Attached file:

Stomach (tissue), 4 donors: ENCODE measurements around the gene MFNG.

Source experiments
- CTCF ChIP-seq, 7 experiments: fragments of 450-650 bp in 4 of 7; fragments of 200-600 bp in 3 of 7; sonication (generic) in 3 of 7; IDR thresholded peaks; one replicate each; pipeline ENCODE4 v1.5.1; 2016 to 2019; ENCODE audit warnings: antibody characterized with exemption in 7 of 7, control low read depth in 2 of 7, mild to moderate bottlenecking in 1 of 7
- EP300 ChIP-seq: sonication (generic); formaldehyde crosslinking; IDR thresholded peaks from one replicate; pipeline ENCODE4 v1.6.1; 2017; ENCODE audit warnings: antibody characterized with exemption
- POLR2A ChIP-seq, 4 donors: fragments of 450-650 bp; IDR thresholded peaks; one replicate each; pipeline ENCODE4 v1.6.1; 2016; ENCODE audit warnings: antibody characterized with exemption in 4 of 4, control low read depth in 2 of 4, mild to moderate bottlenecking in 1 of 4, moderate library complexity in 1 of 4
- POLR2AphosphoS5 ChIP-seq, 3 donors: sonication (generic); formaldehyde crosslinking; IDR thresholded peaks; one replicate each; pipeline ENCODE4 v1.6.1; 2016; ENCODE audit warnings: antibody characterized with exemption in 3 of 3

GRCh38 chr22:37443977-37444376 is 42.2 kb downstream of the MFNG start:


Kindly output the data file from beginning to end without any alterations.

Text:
Stomach (tissue), 4 donors: ENCODE measurements around the gene MFNG.

Source experiments
- CTCF ChIP-seq, 7 experiments: fragments of 450-650 bp in 4 of 7; fragments of 200-600 bp in 3 of 7; sonication (generic) in 3 of 7; IDR thresholded peaks; one replicate each; pipeline ENCODE4 v1.5.1; 2016 to 2019; ENCODE audit warnings: antibody characterized with exemption in 7 of 7, control low read depth in 2 of 7, mild to moderate bottlenecking in 1 of 7
- EP300 ChIP-seq: sonication (generic); formaldehyde crosslinking; IDR thresholded peaks from one replicate; pipeline ENCODE4 v1.6.1; 2017; ENCODE audit warnings: antibody characterized with exemption
- POLR2A ChIP-seq, 4 donors: fragments of 450-650 bp; IDR thresholded peaks; one replicate each; pipeline ENCODE4 v1.6.1; 2016; ENCODE audit warnings: antibody characterized with exemption in 4 of 4, control low read depth in 2 of 4, mild to moderate bottlenecking in 1 of 4, moderate library complexity in 1 of 4
- POLR2AphosphoS5 ChIP-seq, 3 donors: sonication (generic); formaldehyde crosslinking; IDR thresholded peaks; one replicate each; pipeline ENCODE4 v1.6.1; 2016; ENCODE audit warnings: antibody characterized with exemption in 3 of 3

GRCh38 chr22:37443977-37444376 is 42.2 kb downstream of the MFNG start: